The default install installs node-red globally using the -g switch and is the most common installation method.
However if you are working on multiple projects and you need to keep them separate then there are a number of things you can do:
- Use Separate Flow files
- Use Different user directories
- Use a Local Install
Use Separate Flow Files
Using the global install we can make each project use its own flow file.
This we can do by setting the flow file in the settings.js file but a much easier and flexible method is to pass the flow file name on the command line.
notice there is no switch.
Because we often want to have access to multiple projects at the same time we normally start them on a different port using:
node-red testflow.json -p 1881
Very easy to do and doesn’t require any settings changes.
1. All flows share the same node_modules folder so if a flow requires that you install a new module it is available to all flows.
2. Updating node-red updates node-red for all flows as the install is global.
Use Different User Directories
Instead of all flows using the .node-red folder we can store flows, and also new modules in a separate folder by using user directories.
Again we can do this by editing the settings file. The default is .node-red.
or by using the -u switch on the command line which is much easier.
node-red -u user1
This causes node-red to create a folder called user1 and copy a settings.js file into it. In addition any nodes we install are placed into this folder under a node_modules folder.
Again because we often want to have access to multiple projects at the same time we normally start them on a different port using:
node-red -u user1 -p 1881
1. Very easy to do and doesn’t require any settings changes.
2. The node_modules folder is created in this folder contains any node installed into this flow you install a new module it is available to all flows.
3. The flow file is also created inside the user folder.
4. The user folder contains a package.json file with the module dependencies for this flow.
1. Updating node-red updates node-red for all flows as the node-red install is global.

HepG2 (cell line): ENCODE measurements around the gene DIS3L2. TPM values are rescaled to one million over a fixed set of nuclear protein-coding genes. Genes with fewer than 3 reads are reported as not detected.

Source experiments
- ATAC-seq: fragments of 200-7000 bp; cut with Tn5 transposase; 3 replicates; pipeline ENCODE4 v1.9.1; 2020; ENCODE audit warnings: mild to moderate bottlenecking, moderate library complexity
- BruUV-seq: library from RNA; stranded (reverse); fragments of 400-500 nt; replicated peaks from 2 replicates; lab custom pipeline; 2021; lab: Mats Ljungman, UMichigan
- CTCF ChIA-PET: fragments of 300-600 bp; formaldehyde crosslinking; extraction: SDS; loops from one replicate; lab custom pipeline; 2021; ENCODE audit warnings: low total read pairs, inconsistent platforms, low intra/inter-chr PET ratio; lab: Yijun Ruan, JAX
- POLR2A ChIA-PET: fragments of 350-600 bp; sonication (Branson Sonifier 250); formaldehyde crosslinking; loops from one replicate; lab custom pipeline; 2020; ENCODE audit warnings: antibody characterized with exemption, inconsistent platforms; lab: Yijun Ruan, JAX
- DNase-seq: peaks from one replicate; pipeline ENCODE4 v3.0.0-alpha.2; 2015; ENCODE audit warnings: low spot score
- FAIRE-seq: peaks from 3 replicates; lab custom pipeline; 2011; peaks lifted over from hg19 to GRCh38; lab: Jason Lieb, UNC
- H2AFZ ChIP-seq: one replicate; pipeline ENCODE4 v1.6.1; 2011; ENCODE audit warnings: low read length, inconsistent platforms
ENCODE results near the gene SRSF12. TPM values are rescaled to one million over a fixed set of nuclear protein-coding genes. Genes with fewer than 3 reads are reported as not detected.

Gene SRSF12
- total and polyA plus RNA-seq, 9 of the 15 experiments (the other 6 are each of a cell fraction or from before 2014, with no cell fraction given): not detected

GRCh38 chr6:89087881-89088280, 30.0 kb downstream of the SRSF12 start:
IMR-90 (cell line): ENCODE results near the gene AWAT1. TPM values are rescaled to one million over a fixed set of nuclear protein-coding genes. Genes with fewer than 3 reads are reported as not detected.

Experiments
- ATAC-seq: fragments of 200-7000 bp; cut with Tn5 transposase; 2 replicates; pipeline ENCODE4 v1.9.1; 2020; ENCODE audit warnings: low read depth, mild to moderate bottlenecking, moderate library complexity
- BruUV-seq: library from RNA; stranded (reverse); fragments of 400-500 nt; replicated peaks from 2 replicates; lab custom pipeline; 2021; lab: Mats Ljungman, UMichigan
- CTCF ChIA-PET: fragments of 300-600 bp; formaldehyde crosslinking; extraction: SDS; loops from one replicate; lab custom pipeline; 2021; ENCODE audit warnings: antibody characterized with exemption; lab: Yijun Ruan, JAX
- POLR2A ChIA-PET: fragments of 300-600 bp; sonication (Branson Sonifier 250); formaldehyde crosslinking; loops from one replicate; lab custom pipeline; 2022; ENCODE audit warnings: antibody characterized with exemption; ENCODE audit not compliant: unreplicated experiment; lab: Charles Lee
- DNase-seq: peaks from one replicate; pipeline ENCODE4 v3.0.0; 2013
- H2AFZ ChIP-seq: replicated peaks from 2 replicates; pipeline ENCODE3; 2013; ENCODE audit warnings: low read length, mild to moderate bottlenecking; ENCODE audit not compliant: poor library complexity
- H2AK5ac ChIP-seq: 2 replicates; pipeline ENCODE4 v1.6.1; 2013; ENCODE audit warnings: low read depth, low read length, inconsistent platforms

Note: this is my preferred method.
Use a Local Install
Generally node projects use local installs, and so this is the method used by many node.js developers.
It is a little more difficult to setup than the two previous methods but does mean that all of the projects are self contained.
To create a local install you first create the project folder and then go to the folder and run
npm install node-red
This will install node-red in the node_modules folder inside the projects folder.
The problem with this install is that it is not set to auto start on boot and the node-red shortcut isn’t created.
You can create the shortcut manually using:
ln -s node_modules/nod-red/bin/red.js node-red>/pre>
Projects are completely separate and you can use different versions of node-red on different projects.
More difficult to set up initially
If you are working on multiple projects there are several techniques you can use to keep them separate.
They vary in the degree of separation that is achieved and the complexity in doing so.
My preferred method is using separate user directories.
Note: Projects Feature
In version 0.18 node-red introduced the projects feature. It is disabled by default but can be enabled in the settings.js file.
This feature makes your project available over Github and I do not cover it here as most people will not use it.
You can find more about this feature here.
Related Tutorials and Resources: